There is a large cell phone bin at the base of the center stack with an illuminated USB port, and 12-v power outlet. The two-stage center console can store a lot of incidentals, and has a small shelf for items you want to easily find. Good glove box and door storage pockets are also part of the cabin’s usefulness.
I have also warmed up greatly to Fords latest Sync 3 infotainment system. Just as in the Edge SUV we recently drove, all voice commands for address destinations into the navigation system were completed on the first try. Trust me, that’s unusual for almost every car we ever test.
Exterior styling is handsome, with an elegant fastback shape. The gloss black front Aston-Martin styled grill is a bit wider and sleeker this year, and Ford added more attractive LED headlights matching the LED taillights which flank a new chrome strip. The lower front fascia is more open and the bumper has deeper air intakes. The Sport model also get the larger 19” wheels, LED fog lights, and a subtle rear spoiler.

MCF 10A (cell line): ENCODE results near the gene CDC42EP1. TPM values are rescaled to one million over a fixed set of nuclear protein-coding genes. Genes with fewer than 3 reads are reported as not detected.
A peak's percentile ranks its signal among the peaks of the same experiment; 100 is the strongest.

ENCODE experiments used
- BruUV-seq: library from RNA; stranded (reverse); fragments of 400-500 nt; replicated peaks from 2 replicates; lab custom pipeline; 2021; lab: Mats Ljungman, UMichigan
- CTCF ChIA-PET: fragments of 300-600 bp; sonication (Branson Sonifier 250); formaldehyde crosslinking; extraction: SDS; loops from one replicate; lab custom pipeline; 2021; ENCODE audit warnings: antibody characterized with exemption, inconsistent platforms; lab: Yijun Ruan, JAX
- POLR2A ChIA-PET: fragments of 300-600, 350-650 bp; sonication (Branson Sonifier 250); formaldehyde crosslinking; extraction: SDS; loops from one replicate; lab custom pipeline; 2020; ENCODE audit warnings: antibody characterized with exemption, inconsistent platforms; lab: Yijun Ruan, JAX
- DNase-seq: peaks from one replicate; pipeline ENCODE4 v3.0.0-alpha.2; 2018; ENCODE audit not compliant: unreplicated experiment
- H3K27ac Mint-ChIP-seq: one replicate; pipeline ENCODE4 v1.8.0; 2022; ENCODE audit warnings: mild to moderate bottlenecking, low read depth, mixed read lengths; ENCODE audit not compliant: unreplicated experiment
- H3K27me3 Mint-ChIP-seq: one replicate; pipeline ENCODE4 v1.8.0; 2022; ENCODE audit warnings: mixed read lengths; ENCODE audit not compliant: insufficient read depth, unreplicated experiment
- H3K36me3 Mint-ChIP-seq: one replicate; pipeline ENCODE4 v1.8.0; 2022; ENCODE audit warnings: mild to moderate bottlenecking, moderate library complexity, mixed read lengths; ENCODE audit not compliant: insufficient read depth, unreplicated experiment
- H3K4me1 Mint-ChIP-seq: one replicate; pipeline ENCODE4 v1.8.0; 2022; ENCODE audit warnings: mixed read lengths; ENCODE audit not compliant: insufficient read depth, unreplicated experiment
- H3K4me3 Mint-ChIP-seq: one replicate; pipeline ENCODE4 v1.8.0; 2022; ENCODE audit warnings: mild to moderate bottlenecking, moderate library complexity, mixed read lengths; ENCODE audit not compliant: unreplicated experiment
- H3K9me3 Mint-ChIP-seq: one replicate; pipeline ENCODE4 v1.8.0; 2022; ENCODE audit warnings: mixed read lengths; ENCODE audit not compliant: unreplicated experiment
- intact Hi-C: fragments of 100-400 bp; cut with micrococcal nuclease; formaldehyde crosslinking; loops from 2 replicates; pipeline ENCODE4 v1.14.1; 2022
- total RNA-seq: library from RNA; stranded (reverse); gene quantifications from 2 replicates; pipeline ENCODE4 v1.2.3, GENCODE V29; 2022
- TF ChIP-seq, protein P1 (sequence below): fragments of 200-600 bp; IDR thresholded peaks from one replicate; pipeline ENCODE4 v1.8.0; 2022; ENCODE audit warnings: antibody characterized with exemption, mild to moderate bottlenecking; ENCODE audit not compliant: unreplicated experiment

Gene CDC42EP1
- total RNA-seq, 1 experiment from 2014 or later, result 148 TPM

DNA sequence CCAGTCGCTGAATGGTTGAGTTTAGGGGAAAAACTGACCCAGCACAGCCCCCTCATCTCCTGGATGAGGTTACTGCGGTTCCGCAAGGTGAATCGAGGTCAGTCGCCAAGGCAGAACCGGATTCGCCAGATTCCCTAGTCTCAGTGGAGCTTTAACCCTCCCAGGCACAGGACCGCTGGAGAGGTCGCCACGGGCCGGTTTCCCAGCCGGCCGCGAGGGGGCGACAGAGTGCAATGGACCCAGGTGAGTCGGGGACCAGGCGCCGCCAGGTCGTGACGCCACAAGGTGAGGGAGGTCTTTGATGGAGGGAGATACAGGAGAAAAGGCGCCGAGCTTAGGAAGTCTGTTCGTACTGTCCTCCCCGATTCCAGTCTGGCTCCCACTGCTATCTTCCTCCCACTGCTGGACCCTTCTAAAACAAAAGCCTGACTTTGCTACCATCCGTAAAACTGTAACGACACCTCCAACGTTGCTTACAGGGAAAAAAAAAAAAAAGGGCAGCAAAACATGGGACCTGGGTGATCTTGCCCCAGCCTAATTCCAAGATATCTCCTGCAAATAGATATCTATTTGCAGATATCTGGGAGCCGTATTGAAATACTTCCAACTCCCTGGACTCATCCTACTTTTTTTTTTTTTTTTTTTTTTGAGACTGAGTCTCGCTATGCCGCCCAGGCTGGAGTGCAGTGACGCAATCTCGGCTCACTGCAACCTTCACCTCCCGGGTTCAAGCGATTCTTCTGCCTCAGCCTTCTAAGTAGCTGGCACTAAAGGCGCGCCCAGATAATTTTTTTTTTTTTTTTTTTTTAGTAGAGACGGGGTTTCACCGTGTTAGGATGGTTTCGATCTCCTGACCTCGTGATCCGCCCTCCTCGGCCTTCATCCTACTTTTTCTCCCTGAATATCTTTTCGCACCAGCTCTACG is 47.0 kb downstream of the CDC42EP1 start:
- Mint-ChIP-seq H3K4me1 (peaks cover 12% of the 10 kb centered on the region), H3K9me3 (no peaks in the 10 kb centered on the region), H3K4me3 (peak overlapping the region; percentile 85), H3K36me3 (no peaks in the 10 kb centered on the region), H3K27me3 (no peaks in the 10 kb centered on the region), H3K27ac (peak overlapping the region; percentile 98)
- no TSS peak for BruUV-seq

There is a Fusion model for everyone. Twelve separate models make up the entire line, with five engine choices, including a hybrid. From the S model starting at $22,120 to the Energi Platinum model starting at $39,120, a shopper is sure to find one model that suits his needs.
Our Sport model starts at $33,605, and would be a nicely appointed vehicle at that price, especially considering the performance. Our test car came equipped with $7,750 in options, including radar cruise control, lane-keep assist, the premium navigation with voice activated commands, Engine stop/go, enhanced active parking assist, rear cross traffic alert, heated steering wheel, and other luxury amenities, bringing the total to $41,300.
The Sport model is not for everyone. The vast majority of buyers don’t need all the performance this model offers, and would be very happy with one of the eleven other Fusion models. But three cheers to Ford for offering this special hot rod version for enthusiasts. It provides all the comforts and benefits of a family sedan, with some truly outstanding power and excellent handling of a sport sedan in one package.